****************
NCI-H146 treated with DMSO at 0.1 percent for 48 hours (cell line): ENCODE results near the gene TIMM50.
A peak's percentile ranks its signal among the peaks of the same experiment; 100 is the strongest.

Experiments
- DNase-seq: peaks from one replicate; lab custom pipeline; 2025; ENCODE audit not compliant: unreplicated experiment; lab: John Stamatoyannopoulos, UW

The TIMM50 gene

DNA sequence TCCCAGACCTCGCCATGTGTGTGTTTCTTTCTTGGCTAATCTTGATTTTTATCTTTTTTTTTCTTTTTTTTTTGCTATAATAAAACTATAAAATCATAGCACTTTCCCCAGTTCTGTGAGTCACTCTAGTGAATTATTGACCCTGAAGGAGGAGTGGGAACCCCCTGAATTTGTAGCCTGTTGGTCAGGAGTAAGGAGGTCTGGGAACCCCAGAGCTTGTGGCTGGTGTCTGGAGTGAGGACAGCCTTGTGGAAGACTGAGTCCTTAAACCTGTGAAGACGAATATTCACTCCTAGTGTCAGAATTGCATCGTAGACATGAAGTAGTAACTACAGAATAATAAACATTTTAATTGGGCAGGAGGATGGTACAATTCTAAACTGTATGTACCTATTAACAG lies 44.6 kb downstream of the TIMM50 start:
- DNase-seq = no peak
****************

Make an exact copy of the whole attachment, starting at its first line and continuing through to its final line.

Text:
NCI-H146 treated with DMSO at 0.1 percent for 48 hours (cell line): ENCODE results near the gene TIMM50.
A peak's percentile ranks its signal among the peaks of the same experiment; 100 is the strongest.

Experiments
- DNase-seq: peaks from one replicate; lab custom pipeline; 2025; ENCODE audit not compliant: unreplicated experiment; lab: John Stamatoyannopoulos, UW

The TIMM50 gene

DNA sequence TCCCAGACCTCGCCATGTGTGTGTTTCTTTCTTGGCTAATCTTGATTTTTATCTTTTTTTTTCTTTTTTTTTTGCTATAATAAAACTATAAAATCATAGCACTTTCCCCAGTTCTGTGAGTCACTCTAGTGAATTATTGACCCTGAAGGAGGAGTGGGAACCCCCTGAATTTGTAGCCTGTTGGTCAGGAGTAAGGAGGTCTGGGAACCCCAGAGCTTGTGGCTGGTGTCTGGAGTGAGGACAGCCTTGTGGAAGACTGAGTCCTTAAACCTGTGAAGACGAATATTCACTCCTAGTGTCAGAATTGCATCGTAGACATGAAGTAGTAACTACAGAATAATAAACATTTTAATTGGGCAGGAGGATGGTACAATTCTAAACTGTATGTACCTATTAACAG lies 44.6 kb downstream of the TIMM50 start:
- DNase-seq = no peak